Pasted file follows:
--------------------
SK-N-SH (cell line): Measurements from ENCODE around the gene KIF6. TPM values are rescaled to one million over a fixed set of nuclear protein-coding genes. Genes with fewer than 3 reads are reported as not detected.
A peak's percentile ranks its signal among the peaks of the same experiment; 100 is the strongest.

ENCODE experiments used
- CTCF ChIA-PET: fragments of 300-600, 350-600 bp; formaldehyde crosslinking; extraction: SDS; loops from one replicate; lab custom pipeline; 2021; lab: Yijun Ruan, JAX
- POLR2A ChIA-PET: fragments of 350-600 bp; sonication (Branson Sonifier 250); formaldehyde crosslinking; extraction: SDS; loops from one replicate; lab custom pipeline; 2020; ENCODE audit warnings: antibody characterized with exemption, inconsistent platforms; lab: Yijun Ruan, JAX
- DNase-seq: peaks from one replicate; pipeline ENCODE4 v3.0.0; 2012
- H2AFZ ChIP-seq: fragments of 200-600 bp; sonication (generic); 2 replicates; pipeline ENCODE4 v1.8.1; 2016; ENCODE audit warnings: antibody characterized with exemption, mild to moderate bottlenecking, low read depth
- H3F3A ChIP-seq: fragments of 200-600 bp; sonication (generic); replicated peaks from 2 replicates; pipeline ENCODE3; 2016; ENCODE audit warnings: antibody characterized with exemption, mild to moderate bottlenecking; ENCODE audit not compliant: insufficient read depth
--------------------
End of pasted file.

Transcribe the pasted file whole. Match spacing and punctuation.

SK-N-SH (cell line): Measurements from ENCODE around the gene KIF6. TPM values are rescaled to one million over a fixed set of nuclear protein-coding genes. Genes with fewer than 3 reads are reported as not detected.
A peak's percentile ranks its signal among the peaks of the same experiment; 100 is the strongest.

ENCODE experiments used
- CTCF ChIA-PET: fragments of 300-600, 350-600 bp; formaldehyde crosslinking; extraction: SDS; loops from one replicate; lab custom pipeline; 2021; lab: Yijun Ruan, JAX
- POLR2A ChIA-PET: fragments of 350-600 bp; sonication (Branson Sonifier 250); formaldehyde crosslinking; extraction: SDS; loops from one replicate; lab custom pipeline; 2020; ENCODE audit warnings: antibody characterized with exemption, inconsistent platforms; lab: Yijun Ruan, JAX
- DNase-seq: peaks from one replicate; pipeline ENCODE4 v3.0.0; 2012
- H2AFZ ChIP-seq: fragments of 200-600 bp; sonication (generic); 2 replicates; pipeline ENCODE4 v1.8.1; 2016; ENCODE audit warnings: antibody characterized with exemption, mild to moderate bottlenecking, low read depth
- H3F3A ChIP-seq: fragments of 200-600 bp; sonication (generic); replicated peaks from 2 replicates; pipeline ENCODE3; 2016; ENCODE audit warnings: antibody characterized with exemption, mild to moderate bottlenecking; ENCODE audit not compliant: insufficient read depth